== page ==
We wish you the best in selecting the programs appropriate for your student population!

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Helenann Steenson, Fountas & Pinnell Consultant, Heinemann
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12/17/2014 1:04:02 PM

User 590082
User 590082
Posts: 1
The ELL students need more language. It is too much to do 1 lesson in 1 day. Is ok to do 1 lesson over 2 to 3 days?
Thank you in advance!
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12/17/2014 3:38:44 PM

Fountas & Pinnell Consultant
Fountas & Pinnell Consultant
Posts: 33
In the Frequently Asked Questions, this question is addressed:


What do you do about children who have low vocabulary (usually English language learners) when youget to books that have lots of concepts and newvocabulary? You will need a richer introduction and perhaps alonger discussion after reading to be sure children aregaining the vocabulary they need. Also, they will beusing these vocabulary words in the writing. Afterrereading, you can visit a few words just to use themand talk about their meaning. Talk with the classroom teacher to be sure that children are being exposed tonew vocabulary daily through interactive read aloud.Another way to help is to go to previous levels (forexample, books that those children have not read) inany of the strands and give children some “extra”books to read that will be easy for them. They can dothis in the classroom and will build vocabulary in theprocess. Finally, you could work into the lesson someword “collections,” where you write words that areconnected with each other in some way—names ofpets, names of animals, words about weather, etc.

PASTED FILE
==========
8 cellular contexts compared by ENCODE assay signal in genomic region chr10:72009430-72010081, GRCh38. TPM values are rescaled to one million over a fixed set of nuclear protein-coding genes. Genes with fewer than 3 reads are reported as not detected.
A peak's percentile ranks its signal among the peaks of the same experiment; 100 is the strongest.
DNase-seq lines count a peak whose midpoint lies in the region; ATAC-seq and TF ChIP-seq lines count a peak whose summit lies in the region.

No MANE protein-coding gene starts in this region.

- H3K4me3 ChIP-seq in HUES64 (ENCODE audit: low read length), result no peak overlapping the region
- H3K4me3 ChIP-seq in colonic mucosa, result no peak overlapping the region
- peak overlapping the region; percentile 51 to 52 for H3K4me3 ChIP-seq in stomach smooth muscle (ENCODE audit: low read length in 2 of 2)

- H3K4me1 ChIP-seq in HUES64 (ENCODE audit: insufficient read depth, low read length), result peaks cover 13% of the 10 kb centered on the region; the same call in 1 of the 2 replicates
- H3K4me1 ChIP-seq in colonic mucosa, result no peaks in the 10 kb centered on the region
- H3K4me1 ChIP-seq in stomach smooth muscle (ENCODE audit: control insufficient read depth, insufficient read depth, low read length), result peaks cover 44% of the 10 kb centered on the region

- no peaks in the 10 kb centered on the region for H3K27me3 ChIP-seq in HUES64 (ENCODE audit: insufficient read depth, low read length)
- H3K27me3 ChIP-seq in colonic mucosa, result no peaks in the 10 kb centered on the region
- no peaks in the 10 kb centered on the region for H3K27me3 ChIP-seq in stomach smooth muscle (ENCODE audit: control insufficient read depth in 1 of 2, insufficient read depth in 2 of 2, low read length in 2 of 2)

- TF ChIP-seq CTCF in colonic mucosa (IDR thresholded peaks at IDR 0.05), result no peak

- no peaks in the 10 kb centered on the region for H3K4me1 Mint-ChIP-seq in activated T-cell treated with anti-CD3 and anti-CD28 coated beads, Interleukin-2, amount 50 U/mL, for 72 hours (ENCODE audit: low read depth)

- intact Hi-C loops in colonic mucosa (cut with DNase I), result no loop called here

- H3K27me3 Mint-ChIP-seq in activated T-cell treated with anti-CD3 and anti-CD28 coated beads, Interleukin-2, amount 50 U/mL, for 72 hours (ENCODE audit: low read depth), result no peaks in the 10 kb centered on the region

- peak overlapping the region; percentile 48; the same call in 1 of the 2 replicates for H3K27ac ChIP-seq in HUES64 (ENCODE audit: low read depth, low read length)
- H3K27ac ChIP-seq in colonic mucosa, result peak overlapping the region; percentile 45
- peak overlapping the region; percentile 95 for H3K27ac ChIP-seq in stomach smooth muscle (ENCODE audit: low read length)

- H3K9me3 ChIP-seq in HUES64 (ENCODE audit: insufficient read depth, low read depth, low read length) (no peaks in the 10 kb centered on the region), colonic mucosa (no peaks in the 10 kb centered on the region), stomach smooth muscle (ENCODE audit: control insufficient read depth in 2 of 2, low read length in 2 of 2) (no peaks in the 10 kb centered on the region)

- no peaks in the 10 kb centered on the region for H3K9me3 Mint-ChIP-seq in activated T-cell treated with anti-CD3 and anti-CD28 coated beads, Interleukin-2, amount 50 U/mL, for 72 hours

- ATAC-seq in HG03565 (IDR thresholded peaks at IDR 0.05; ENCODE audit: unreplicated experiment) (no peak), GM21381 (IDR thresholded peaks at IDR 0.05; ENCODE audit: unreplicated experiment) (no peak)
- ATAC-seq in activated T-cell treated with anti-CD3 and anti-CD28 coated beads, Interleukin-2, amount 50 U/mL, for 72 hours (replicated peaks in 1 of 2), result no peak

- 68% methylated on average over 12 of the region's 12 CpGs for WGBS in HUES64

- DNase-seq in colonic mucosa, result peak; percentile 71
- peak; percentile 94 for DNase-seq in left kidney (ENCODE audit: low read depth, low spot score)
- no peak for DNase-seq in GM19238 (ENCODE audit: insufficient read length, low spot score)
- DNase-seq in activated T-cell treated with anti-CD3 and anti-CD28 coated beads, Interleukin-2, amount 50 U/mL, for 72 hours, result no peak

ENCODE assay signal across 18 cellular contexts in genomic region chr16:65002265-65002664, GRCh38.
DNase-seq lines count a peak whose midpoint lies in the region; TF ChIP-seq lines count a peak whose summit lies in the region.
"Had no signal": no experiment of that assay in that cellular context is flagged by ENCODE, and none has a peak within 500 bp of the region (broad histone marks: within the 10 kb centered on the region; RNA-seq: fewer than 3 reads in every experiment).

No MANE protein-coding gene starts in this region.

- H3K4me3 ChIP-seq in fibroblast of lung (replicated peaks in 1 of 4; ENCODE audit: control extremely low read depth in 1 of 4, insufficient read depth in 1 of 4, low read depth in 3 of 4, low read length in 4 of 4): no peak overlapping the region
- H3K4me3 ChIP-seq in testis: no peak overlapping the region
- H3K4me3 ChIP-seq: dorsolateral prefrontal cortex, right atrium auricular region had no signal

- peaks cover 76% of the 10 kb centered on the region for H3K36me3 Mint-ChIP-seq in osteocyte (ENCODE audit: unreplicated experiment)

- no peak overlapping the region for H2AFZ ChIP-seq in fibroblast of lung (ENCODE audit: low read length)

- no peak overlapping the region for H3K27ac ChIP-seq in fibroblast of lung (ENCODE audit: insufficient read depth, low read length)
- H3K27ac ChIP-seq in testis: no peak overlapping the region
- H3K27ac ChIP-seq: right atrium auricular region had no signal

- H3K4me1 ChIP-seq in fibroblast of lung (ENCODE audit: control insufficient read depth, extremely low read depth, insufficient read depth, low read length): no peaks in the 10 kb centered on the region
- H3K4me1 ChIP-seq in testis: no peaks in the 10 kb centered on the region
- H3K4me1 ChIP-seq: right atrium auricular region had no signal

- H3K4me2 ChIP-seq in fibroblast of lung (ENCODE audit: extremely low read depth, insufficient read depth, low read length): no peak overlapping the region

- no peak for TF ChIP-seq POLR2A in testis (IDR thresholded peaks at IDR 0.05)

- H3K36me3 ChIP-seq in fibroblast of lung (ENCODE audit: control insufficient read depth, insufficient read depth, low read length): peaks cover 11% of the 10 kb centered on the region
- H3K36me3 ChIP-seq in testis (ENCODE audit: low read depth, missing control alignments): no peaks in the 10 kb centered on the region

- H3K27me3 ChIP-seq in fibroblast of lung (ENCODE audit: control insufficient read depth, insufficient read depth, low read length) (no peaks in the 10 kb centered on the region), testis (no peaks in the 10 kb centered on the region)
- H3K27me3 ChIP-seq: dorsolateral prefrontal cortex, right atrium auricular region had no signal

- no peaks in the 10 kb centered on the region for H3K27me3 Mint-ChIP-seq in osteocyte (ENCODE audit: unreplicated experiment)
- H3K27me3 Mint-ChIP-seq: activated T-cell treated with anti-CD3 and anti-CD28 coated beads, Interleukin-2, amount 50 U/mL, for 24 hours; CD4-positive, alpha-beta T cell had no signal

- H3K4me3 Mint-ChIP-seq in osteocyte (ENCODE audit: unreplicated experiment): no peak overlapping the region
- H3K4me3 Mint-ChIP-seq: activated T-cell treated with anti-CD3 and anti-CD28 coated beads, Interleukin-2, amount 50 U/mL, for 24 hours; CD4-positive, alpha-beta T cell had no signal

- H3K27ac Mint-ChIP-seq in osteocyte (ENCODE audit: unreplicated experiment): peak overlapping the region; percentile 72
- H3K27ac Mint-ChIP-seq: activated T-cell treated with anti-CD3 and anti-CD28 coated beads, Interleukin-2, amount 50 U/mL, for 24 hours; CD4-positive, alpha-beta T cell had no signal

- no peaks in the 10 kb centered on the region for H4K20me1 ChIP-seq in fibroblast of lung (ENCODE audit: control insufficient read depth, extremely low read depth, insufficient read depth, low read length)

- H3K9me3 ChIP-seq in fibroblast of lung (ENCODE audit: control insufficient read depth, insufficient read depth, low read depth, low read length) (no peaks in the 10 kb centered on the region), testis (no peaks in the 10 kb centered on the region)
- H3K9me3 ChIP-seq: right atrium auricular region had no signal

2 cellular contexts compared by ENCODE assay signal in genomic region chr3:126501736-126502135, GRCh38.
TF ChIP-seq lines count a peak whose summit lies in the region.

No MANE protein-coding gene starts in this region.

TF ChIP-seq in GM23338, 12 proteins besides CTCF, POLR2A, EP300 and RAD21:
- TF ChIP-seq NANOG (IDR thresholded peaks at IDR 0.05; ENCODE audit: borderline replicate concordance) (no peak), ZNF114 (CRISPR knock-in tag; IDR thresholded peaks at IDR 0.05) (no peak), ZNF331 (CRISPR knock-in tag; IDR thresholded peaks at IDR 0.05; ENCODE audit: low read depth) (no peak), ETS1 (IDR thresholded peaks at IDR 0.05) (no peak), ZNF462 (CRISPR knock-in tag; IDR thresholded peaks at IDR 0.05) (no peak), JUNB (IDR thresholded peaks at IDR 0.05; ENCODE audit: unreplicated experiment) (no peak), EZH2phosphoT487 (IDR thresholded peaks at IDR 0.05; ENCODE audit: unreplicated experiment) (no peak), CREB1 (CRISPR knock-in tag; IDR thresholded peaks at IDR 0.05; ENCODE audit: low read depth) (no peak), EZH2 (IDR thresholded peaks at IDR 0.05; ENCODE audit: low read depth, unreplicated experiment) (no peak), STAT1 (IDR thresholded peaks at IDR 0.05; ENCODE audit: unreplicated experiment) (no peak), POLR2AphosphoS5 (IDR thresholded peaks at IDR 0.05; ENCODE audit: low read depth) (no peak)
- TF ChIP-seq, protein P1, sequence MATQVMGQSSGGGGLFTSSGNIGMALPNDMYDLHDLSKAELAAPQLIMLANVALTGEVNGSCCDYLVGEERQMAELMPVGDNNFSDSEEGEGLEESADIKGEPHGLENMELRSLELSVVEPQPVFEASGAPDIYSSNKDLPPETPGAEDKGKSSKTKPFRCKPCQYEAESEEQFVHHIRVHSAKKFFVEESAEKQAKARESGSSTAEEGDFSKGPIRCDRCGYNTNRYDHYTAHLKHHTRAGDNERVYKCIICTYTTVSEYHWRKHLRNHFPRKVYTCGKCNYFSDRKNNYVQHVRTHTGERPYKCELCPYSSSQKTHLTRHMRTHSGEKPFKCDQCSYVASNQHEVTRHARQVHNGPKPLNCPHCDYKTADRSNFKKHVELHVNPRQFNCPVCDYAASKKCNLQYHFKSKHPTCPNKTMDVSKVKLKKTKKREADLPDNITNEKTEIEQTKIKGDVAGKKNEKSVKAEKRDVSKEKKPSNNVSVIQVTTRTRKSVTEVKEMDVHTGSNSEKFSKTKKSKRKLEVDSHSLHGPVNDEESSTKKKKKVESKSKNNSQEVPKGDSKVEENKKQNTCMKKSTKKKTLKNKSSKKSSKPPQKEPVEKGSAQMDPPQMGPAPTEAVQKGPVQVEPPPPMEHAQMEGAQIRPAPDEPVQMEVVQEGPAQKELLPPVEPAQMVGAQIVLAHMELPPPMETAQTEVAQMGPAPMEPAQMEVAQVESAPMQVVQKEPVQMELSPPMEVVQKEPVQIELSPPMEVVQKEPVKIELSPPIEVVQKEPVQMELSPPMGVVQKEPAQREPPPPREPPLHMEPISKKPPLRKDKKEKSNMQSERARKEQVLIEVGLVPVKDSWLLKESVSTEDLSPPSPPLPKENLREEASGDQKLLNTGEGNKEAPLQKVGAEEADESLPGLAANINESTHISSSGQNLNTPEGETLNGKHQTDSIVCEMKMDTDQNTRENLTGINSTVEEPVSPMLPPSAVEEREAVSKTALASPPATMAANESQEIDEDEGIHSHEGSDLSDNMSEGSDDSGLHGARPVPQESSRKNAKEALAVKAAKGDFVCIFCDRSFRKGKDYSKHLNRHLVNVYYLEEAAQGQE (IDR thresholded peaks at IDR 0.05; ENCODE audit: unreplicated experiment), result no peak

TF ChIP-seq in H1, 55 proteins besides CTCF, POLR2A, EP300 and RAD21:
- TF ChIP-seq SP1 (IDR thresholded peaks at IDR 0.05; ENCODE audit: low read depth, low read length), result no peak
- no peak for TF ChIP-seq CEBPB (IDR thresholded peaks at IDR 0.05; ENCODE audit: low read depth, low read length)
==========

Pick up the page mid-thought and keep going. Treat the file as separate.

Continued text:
Can I carry the reading of the new book over morethan one day? Usually, carrying a book over two or more dayswill not be necessary. The selections are short enoughfor one day’s reading. Be sure the children are readingfluently. But if you need to continue the reading thenext day, you can make that decision. Check to be surethat children are not reading too slowly.
Instruction is always based on the specific needs of your students. However, it is best to work toward completing one lesson per day for acceleration. When you see gaps in learning, you may have to take a day now and then to tidy things up. Going slower as a daily practice is not always the answer. Use of a timer per component is strongly suggested. Then analyze where you are getting bogged down. Ask yourself if it is just the new book or is it other parts of the lesson as well. Good teaching requires strong self-evalutation of your teaching! Thank you for asking a great question. We wish you the best!

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Helenann Steenson, Fountas & Pinnell Consultant, Heinemann